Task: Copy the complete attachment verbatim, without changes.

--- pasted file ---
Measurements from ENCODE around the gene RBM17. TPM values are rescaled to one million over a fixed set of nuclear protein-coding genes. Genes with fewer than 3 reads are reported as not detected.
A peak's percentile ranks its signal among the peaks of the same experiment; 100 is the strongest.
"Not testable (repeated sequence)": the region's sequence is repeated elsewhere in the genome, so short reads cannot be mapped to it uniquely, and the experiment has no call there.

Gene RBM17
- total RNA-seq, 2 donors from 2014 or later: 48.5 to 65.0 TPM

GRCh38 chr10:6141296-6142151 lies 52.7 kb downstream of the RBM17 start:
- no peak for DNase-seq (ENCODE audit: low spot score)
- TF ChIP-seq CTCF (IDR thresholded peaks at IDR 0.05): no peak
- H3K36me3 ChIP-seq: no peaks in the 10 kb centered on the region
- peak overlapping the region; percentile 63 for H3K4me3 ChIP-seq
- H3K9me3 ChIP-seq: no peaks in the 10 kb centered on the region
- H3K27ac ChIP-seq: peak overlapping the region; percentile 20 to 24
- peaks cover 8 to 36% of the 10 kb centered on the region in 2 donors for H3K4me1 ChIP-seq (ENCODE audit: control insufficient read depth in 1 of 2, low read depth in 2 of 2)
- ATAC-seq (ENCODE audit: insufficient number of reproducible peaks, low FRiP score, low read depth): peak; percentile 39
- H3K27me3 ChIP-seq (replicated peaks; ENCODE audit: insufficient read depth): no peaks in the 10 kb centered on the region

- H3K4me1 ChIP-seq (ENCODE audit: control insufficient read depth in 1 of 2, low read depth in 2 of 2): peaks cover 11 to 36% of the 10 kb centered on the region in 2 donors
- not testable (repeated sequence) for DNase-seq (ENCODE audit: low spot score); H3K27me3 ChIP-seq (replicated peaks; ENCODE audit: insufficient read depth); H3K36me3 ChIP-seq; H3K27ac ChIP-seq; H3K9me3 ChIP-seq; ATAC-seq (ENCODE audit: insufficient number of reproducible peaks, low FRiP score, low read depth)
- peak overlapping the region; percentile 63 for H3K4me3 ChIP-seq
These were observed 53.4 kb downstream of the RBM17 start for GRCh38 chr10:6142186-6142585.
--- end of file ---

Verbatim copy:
Measurements from ENCODE around the gene RBM17. TPM values are rescaled to one million over a fixed set of nuclear protein-coding genes. Genes with fewer than 3 reads are reported as not detected.
A peak's percentile ranks its signal among the peaks of the same experiment; 100 is the strongest.
"Not testable (repeated sequence)": the region's sequence is repeated elsewhere in the genome, so short reads cannot be mapped to it uniquely, and the experiment has no call there.

Gene RBM17
- total RNA-seq, 2 donors from 2014 or later: 48.5 to 65.0 TPM

GRCh38 chr10:6141296-6142151 lies 52.7 kb downstream of the RBM17 start:
- no peak for DNase-seq (ENCODE audit: low spot score)
- TF ChIP-seq CTCF (IDR thresholded peaks at IDR 0.05): no peak
- H3K36me3 ChIP-seq: no peaks in the 10 kb centered on the region
- peak overlapping the region; percentile 63 for H3K4me3 ChIP-seq
- H3K9me3 ChIP-seq: no peaks in the 10 kb centered on the region
- H3K27ac ChIP-seq: peak overlapping the region; percentile 20 to 24
- peaks cover 8 to 36% of the 10 kb centered on the region in 2 donors for H3K4me1 ChIP-seq (ENCODE audit: control insufficient read depth in 1 of 2, low read depth in 2 of 2)
- ATAC-seq (ENCODE audit: insufficient number of reproducible peaks, low FRiP score, low read depth): peak; percentile 39
- H3K27me3 ChIP-seq (replicated peaks; ENCODE audit: insufficient read depth): no peaks in the 10 kb centered on the region

- H3K4me1 ChIP-seq (ENCODE audit: control insufficient read depth in 1 of 2, low read depth in 2 of 2): peaks cover 11 to 36% of the 10 kb centered on the region in 2 donors
- not testable (repeated sequence) for DNase-seq (ENCODE audit: low spot score); H3K27me3 ChIP-seq (replicated peaks; ENCODE audit: insufficient read depth); H3K36me3 ChIP-seq; H3K27ac ChIP-seq; H3K9me3 ChIP-seq; ATAC-seq (ENCODE audit: insufficient number of reproducible peaks, low FRiP score, low read depth)
- peak overlapping the region; percentile 63 for H3K4me3 ChIP-seq
These were observed 53.4 kb downstream of the RBM17 start for GRCh38 chr10:6142186-6142585.